The guy holding the other end of the length of rope knotted around his wrists tugged at it. Elliot sped up and promptly stumbled over yet another bloody tree root—didn’t any of the damn things grow underground in Wales?
One of the other students who made up the party of Celtic warriors looked across at him and laughed. Ha, bloody, ha ha! Elliot was pretty sure the guy with the screwed up sense of humour was the same man who’d rugby tackled him right into a muddy ditch in the first place. He was never going to get the stains out of his toga.
Something moved in the forest to Elliot’s right. None of the Celts appeared to notice. Elliot tried to be subtle as he stole another glance at the patch of trees. Somebody had been standing there a moment before, Elliot would bet his life on it, but there was no sign of him now.
That was good, Elliot decided. Whoever was there was being covert. He was pretty sure that’s what people were supposed to do when they were rescuing prisoners from enemy soldiers. Someone was coming to save him, and if they hurried up, they might actually have time to do that before everything got very, very complicated. There were some things Elliot really wasn’t ready to explain to his captors.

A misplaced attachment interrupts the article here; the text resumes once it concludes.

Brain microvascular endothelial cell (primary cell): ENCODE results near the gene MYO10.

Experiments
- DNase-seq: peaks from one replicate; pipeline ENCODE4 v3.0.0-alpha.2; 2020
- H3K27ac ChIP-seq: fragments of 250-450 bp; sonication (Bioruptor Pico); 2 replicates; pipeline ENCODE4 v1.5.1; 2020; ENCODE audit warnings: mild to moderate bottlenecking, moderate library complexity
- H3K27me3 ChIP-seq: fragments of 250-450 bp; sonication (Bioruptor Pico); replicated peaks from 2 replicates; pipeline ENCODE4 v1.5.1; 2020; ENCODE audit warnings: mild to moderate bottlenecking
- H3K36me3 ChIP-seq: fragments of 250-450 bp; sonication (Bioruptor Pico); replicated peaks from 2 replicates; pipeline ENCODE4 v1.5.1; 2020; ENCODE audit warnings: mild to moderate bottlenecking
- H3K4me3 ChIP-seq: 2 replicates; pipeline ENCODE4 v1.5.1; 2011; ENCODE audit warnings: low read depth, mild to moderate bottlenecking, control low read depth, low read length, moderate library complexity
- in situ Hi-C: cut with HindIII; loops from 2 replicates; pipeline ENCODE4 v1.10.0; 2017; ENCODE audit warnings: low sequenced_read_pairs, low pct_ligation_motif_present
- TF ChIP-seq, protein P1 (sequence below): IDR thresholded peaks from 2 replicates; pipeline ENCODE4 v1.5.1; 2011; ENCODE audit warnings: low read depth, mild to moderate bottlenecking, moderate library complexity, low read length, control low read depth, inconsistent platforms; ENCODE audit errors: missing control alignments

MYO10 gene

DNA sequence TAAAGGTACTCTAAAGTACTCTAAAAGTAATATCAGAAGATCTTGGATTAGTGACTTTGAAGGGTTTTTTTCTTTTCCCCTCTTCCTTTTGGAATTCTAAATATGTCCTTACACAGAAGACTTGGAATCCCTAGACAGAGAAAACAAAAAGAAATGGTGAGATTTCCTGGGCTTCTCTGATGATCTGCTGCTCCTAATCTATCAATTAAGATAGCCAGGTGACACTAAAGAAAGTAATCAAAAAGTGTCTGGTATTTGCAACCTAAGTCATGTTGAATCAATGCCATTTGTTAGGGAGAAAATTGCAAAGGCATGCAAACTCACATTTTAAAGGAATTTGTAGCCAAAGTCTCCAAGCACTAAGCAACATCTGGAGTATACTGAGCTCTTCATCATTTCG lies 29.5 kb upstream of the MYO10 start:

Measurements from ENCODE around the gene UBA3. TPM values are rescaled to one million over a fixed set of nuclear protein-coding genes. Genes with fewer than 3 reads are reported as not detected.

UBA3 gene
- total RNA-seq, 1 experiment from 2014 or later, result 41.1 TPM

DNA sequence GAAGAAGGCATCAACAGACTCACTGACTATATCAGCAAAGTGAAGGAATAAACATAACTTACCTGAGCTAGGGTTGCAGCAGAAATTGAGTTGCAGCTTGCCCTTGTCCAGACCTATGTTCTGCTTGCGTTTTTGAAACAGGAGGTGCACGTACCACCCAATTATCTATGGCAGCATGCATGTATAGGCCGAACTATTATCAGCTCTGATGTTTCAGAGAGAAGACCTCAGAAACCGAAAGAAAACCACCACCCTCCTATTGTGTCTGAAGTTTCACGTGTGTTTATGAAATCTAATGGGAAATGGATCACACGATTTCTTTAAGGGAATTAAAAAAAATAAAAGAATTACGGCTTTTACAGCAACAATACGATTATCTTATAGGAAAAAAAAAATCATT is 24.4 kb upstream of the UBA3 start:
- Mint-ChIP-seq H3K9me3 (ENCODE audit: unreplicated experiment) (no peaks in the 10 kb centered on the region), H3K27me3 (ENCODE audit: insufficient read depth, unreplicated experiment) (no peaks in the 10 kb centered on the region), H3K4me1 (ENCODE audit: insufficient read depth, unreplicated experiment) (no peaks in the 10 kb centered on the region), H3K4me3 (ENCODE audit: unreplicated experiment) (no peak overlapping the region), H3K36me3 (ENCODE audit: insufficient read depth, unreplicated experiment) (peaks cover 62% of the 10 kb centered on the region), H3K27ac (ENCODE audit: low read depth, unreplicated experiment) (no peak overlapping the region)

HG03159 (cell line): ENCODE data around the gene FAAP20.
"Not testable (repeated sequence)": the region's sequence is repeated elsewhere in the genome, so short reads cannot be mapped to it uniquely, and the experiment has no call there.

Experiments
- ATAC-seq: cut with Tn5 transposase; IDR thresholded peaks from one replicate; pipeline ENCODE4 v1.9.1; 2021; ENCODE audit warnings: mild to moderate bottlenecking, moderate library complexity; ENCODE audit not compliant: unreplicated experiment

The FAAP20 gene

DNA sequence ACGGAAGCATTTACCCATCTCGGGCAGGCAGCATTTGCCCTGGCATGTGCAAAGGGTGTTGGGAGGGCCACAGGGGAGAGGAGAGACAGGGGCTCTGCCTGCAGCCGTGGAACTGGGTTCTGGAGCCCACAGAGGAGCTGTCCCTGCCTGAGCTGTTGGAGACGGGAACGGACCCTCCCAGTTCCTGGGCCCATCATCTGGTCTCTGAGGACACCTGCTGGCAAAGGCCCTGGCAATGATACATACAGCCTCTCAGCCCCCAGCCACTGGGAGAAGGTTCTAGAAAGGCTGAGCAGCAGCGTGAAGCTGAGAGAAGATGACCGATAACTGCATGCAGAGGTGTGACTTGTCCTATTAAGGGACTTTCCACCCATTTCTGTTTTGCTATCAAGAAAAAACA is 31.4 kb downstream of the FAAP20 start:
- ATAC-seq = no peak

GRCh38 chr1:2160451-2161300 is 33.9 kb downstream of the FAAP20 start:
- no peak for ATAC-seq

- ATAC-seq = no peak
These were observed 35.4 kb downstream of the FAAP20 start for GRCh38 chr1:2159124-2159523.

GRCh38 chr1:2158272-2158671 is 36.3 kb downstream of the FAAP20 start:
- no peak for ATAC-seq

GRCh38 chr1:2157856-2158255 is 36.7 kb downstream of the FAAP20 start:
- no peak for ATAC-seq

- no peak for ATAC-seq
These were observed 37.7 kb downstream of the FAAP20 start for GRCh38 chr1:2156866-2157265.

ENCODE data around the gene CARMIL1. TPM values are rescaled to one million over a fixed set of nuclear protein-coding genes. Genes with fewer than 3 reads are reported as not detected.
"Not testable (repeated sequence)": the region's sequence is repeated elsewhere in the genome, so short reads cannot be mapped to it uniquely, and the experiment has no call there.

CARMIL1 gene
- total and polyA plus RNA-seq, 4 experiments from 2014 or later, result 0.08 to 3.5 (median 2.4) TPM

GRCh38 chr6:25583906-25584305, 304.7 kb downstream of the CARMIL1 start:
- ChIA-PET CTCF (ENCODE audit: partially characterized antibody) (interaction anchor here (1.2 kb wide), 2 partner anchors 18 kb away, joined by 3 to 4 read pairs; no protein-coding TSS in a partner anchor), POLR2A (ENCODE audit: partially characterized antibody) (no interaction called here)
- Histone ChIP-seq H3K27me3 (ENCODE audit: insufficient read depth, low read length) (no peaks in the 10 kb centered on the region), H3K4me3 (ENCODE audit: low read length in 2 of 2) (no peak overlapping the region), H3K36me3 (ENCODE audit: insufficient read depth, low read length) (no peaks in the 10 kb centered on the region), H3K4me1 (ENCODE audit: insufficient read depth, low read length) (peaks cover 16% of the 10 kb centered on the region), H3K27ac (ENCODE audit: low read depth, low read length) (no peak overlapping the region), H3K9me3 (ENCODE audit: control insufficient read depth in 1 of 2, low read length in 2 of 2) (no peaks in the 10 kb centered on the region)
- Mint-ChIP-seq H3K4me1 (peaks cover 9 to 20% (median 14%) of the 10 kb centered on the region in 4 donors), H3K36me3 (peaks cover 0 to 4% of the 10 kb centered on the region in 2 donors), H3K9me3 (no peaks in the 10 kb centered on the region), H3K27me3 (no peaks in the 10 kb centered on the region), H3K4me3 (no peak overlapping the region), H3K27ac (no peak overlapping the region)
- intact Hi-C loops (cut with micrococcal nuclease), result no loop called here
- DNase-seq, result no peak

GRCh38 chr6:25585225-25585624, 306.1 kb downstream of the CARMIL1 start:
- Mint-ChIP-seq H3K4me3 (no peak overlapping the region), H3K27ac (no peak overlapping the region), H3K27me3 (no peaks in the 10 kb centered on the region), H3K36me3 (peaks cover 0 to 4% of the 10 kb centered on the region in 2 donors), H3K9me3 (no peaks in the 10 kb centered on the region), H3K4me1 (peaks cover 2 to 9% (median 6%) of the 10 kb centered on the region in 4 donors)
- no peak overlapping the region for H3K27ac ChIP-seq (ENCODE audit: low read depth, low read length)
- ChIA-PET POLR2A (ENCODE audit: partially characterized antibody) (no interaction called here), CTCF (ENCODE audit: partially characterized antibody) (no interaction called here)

'Crossed Hearts' by Lisabet Sarai
Fresh meat. Jason Hofstadter grinned as he took a deep breath of the sweat and testosterone scented air. Men of all shapes and ages milled around the carpeted receiving area outside the ballroom, waiting for the registration desk to open. There were grizzled codgers in denim overalls and wire-rimmed glasses; toned young executives, dressed down but instantly recognisable by their leather-covered attachés—middle-aged dads with baseball caps and hairy chests—and dozens of succulent college boys, nervous and eager, in rock-band T-shirts and shorts that showed off their tanned thighs and calves. A few women wandered through the crowd as well, but as usual the participants in the annual Four States Scrabble Championship were overwhelmingly male.
That suited Jason just fine. He’d been competing since he was a senior at Nebraska U, and had placed in every tournament except his first. And every single year, even that first time, he’d managed to hook up with one of the other contestants for a bit of extra-competition stress relief.